Reply to: phenylephrine and cardiac output

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Editor,
We thank Dr. Gelman and colleagues1 for their interest in our study and their constructive comments. In our study in anaesthetised patients, we demonstrated that the effects of phenylephrine on stroke volume depended on the preload-dependent state of the heart.2 A decrease in stroke volume in preload-independent patients was described, whereas the stroke volume remained constant in preload-dependent patients.2
In preload-dependent patients, we demonstrated that phenylephrine induced an increase of preload as suggested by the decrease in pulse pressure variation and an increase in oesophageal time-corrected Doppler flow. Oesophageal Doppler is a noninvasive beat-to-beat cardiac index monitor that is well validated in comparison with thermodilution3 in perioperative haemodynamic optimisation studies,4 free from the influence of vasopressors on vasomotor tone,5 and permitting calculation of haemodynamic parameters, which facilitates the assessment of preload, afterload and myocardial contractility.6 Pulse pressure variation decrease is well known to be associated with an increase in stroke volume after fluid loading in preload-dependent patients.7 The Sarnoff curve easily explains what might be called the venous–ventricular coupling.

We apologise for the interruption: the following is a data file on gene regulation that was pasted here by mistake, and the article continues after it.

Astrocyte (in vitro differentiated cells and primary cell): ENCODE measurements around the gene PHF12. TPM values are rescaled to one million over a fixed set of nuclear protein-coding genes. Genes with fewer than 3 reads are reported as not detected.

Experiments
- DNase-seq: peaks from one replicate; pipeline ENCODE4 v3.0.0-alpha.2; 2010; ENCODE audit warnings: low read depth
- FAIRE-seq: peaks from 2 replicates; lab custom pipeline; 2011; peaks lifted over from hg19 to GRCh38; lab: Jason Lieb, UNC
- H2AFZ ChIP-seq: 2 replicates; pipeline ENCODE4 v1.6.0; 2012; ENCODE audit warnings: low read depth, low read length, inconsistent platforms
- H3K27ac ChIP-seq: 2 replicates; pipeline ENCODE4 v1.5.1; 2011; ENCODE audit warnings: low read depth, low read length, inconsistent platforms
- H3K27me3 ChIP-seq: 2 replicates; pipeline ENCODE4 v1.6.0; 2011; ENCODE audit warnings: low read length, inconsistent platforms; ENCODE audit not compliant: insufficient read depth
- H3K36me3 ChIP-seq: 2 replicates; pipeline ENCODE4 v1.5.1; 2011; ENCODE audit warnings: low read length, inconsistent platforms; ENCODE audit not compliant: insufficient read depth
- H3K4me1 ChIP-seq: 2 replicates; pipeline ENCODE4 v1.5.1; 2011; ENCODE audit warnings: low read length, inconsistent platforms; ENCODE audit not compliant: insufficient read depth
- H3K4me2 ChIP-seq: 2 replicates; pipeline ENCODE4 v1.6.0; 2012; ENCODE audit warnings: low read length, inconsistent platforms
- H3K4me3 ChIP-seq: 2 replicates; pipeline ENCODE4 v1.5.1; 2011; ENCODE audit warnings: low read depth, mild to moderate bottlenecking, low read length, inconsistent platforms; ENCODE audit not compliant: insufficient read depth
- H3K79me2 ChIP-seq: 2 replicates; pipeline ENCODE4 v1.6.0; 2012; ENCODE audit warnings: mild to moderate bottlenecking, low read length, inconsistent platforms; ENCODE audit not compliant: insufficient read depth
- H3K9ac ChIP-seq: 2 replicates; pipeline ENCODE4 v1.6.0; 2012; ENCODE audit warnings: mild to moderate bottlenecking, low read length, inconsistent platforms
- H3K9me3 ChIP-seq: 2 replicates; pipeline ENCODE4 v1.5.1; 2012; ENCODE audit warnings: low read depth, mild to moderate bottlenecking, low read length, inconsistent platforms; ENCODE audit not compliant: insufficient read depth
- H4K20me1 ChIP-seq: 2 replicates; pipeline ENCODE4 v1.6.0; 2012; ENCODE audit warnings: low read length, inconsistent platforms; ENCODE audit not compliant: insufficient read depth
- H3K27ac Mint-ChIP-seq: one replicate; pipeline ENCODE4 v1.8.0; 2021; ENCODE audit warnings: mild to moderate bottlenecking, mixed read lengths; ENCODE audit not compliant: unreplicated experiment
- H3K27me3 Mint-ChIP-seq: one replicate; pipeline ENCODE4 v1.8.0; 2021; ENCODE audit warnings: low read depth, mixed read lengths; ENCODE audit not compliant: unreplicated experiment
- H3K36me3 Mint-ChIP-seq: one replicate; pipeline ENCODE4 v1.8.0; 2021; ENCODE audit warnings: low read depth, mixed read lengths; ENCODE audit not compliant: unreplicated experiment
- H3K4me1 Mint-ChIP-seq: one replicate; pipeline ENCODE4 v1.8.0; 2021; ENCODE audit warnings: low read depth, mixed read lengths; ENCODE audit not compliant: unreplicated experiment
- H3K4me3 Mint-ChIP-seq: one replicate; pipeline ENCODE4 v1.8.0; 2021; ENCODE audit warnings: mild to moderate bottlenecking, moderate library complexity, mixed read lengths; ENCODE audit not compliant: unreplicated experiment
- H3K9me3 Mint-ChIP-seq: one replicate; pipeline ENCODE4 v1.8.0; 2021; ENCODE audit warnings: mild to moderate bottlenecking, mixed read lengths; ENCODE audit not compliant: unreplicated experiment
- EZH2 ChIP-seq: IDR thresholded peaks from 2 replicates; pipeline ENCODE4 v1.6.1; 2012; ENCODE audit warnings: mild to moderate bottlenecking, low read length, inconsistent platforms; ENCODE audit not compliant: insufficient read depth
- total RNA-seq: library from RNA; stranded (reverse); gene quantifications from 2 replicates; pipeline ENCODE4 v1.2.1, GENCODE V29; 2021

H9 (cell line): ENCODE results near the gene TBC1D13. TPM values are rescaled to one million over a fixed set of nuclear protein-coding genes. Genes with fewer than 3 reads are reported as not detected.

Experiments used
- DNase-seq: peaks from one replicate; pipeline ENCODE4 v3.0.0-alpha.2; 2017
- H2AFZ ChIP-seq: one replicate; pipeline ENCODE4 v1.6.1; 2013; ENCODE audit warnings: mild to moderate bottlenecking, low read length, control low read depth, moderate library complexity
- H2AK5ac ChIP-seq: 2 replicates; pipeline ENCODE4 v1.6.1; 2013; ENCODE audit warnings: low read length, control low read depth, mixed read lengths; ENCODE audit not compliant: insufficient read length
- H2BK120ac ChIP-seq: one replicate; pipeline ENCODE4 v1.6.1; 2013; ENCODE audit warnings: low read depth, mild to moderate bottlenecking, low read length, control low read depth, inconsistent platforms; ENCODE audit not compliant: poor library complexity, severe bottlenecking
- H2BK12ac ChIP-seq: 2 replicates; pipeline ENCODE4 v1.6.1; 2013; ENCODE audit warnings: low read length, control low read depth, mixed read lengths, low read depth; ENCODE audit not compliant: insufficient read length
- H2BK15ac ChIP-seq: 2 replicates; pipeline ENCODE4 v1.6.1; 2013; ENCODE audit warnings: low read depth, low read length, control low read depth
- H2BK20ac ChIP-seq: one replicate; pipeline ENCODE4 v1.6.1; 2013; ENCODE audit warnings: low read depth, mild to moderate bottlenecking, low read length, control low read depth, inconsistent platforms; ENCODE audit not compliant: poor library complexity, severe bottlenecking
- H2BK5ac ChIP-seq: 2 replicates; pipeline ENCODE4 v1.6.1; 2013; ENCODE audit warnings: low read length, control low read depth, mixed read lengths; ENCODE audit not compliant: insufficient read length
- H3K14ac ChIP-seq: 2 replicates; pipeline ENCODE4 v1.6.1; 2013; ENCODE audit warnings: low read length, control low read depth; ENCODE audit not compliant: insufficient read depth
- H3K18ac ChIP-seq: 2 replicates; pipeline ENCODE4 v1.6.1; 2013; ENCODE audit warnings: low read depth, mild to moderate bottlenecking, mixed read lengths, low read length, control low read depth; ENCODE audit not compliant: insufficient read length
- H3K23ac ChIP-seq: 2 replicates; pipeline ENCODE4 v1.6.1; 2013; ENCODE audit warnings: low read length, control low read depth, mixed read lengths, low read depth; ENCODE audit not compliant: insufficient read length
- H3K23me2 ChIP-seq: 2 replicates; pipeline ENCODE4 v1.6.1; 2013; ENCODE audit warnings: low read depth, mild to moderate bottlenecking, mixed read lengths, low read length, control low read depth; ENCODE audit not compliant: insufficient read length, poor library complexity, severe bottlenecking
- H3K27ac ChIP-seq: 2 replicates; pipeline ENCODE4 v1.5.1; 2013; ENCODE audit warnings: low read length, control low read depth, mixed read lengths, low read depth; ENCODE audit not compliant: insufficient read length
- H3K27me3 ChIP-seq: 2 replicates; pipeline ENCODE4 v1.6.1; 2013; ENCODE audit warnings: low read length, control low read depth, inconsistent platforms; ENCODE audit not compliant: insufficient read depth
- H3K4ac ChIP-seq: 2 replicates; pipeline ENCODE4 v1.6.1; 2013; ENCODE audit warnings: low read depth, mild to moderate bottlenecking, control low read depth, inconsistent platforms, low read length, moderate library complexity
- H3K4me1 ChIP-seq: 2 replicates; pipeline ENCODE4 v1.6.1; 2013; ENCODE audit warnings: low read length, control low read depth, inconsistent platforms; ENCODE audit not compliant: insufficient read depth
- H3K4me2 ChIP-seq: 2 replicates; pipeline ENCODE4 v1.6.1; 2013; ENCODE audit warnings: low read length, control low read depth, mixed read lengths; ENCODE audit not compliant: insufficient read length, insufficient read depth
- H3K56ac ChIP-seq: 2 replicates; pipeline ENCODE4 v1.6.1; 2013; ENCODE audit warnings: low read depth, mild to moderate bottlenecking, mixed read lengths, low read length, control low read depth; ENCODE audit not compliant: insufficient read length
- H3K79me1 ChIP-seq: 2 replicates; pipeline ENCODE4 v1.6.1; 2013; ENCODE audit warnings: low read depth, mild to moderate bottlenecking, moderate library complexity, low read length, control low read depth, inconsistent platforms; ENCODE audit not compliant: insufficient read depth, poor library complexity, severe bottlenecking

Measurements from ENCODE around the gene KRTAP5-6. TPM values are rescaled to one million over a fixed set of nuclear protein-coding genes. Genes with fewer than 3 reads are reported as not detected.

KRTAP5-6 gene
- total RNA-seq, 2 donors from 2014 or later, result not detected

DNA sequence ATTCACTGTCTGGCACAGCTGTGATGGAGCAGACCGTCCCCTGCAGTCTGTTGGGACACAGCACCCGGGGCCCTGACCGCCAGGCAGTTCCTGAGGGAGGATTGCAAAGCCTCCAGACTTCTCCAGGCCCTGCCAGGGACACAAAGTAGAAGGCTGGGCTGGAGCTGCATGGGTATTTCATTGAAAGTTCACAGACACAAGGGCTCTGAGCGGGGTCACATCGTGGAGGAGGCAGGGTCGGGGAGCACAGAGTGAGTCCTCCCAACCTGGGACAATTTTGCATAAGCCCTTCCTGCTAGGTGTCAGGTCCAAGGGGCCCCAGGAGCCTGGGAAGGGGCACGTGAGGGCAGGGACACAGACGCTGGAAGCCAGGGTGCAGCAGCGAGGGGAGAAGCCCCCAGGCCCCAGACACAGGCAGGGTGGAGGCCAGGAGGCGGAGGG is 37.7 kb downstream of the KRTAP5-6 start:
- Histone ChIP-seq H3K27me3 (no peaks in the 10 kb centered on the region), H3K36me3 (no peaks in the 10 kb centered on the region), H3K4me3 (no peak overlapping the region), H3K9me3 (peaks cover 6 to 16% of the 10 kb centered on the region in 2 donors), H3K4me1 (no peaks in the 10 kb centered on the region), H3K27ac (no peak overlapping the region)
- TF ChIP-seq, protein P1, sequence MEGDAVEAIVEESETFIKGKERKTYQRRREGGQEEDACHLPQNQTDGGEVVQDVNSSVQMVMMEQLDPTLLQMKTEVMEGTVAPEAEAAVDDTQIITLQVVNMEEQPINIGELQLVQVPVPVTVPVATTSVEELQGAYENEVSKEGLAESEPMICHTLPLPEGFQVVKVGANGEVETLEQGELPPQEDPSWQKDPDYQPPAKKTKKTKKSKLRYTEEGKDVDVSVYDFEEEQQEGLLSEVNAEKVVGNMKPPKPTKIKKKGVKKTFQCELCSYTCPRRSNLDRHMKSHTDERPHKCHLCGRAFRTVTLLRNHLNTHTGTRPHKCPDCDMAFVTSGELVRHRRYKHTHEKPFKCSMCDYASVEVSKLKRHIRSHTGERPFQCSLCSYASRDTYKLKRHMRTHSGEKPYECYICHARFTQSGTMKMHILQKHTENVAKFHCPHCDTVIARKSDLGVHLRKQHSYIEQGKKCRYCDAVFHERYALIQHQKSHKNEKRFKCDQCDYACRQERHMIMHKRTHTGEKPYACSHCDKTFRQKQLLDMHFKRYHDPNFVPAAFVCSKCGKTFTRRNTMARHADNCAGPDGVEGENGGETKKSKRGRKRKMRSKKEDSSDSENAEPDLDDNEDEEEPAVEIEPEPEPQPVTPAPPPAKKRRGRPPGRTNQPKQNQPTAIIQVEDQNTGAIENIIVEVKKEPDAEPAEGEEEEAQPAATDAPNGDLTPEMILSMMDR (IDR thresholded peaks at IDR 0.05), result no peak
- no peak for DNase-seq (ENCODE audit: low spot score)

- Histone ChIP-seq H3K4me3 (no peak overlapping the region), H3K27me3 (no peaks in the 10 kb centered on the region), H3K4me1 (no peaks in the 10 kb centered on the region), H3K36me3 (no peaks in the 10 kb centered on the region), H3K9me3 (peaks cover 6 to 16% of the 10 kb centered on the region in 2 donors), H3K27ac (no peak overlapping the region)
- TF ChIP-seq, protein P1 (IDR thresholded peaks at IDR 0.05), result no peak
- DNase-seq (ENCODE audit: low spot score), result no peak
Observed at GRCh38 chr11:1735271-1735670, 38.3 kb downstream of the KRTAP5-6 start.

In our study, pulse pressure variation decreased and time-corrected oesophageal Doppler flow increased in preload-dependent patients suggesting a preload increase, whereas stroke volume remained unchanged. Indeed, phenylephrine induced increased left ventricular afterload [systemic vascular resistance index], which may decrease stroke volume and thus cardiac index. We showed that in the preload-dependent patients, phenylephrine preload increase counteracts phenylephrine afterload increase, thus resulting in the stroke volume stability. The effects of phenylephrine on cardiac index because of possible action on both preload and afterload cannot be explained by venous–ventricular coupling alone, but requires a veno–ventriculoarterial coupling approach.8
What physiologically happened that can explain the decrease in stroke volume in preload-independent patients? The dose of phenylephrine administered was comparable between preload-dependent [1.5 (0.6) μg kg−1] and preload-independent groups [1.4 (0.4) μg kg−1; P = 0.279]. Moreover, the α1-adrenergic receptor density is heterogeneous regarding the species, age or vessels. But the concentration of drug required to produce 50% of the maximal α-adrenergic response of most arteries and veins is similar, between 10−7 and 10−8 nmol l-1.9 Taking into account the increase in the systemic vascular resistance index and the decrease in time-corrected oesophageal Doppler flow, we suggested that phenylephrine-induced increase in cardiac afterload was the main cause of the decreases in both stroke volume and cardiac index. Finally, we strongly suggest that anaesthesiologists evaluate preload dependency before phenylephrine administration in clinical practice.
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